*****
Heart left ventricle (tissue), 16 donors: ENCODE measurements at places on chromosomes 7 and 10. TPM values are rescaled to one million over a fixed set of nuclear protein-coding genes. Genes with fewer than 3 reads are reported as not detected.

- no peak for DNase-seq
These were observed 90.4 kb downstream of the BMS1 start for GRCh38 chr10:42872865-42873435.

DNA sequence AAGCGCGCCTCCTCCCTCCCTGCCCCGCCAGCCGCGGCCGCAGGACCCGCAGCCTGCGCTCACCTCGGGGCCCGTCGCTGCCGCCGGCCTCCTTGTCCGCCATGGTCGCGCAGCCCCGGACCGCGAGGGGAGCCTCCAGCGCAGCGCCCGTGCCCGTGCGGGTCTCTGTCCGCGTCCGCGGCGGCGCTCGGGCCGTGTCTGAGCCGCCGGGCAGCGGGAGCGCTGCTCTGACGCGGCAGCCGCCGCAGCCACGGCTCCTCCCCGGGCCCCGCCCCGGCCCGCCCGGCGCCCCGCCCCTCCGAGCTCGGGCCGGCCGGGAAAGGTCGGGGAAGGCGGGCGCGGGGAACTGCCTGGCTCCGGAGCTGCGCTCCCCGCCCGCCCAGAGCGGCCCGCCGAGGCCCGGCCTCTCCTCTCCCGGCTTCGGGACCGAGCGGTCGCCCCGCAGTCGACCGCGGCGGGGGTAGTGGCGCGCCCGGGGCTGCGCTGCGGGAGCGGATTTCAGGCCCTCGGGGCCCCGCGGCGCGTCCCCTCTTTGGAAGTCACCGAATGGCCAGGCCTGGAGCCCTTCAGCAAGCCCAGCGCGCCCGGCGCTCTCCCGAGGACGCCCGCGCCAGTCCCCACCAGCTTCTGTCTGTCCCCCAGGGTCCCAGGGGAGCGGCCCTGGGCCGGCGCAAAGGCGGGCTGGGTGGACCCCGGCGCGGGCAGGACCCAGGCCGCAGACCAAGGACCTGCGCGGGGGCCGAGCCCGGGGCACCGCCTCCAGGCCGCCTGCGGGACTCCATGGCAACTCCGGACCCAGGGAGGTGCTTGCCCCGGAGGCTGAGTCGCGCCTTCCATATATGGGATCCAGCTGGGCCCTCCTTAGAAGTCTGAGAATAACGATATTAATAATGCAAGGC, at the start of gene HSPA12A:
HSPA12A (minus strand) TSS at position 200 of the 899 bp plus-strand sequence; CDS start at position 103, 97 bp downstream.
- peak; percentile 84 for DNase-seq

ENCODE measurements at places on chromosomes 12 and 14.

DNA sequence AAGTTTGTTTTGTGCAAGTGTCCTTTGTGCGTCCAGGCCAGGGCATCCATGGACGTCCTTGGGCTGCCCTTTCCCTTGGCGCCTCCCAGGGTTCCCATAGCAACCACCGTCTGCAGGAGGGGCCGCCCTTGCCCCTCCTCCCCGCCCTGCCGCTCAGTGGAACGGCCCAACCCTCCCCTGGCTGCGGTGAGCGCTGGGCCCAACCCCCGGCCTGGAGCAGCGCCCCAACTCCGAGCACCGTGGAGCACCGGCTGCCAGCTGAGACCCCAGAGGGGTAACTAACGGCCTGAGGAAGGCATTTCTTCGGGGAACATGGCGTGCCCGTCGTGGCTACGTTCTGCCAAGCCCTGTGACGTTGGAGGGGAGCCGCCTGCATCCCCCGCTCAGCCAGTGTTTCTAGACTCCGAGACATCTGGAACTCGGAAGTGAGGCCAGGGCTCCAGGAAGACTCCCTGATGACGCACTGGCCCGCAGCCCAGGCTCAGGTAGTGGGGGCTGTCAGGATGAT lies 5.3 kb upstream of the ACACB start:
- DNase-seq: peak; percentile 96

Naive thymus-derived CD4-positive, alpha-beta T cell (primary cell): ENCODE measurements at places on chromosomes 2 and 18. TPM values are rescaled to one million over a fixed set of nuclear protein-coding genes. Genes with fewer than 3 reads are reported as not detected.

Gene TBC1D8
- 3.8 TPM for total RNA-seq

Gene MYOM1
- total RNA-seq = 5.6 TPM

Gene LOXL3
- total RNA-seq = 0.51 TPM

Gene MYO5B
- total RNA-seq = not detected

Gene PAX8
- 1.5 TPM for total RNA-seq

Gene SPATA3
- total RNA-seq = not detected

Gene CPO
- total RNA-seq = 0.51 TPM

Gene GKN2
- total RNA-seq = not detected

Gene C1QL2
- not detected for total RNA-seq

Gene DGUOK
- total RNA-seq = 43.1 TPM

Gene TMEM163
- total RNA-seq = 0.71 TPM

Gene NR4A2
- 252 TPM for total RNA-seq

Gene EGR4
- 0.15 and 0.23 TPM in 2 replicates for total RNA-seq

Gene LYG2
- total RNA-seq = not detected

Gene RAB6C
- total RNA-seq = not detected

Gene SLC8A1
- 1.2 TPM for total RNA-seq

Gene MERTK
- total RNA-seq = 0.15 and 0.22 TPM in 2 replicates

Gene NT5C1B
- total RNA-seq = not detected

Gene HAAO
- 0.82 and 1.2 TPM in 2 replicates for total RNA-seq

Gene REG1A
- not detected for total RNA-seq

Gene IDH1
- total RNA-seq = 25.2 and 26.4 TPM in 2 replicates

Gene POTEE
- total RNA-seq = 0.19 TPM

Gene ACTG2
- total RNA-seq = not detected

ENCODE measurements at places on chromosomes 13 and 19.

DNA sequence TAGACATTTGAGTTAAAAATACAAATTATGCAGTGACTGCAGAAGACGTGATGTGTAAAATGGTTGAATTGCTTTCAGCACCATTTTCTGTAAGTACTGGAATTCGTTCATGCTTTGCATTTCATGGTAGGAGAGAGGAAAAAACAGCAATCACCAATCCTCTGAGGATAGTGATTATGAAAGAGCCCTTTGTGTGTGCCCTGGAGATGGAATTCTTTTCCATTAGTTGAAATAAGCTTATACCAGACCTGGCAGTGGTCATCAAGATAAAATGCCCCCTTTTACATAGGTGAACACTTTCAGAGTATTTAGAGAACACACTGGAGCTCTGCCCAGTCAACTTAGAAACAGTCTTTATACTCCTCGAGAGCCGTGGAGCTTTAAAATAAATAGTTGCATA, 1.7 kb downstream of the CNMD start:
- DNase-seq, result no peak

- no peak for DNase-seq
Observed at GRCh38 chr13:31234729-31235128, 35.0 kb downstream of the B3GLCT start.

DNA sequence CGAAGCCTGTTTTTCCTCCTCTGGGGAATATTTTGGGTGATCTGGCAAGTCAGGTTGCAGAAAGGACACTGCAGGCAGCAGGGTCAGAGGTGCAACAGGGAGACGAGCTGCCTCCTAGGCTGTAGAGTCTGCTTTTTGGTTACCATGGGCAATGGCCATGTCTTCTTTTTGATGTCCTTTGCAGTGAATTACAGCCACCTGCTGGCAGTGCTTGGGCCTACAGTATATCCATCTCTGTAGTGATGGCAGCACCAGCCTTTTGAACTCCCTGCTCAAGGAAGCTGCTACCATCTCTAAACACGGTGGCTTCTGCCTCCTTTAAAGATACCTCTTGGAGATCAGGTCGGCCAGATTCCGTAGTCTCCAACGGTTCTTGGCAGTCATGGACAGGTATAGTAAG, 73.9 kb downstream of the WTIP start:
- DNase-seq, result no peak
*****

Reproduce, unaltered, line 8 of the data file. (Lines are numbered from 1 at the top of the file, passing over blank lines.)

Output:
DNA sequence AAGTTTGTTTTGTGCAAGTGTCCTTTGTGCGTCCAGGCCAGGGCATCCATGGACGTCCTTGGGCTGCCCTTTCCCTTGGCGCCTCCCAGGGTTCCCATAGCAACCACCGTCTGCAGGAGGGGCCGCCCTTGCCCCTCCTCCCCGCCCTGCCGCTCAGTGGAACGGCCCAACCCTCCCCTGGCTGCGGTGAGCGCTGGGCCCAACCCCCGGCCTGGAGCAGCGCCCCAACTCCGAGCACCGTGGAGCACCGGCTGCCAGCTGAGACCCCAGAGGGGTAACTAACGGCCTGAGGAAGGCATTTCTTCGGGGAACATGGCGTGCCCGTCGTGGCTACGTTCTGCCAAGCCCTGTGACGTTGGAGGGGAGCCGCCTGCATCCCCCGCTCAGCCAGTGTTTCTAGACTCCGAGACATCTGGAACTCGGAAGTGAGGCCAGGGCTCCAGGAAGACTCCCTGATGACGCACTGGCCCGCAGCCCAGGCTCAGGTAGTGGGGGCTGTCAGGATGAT lies 5.3 kb upstream of the ACACB start: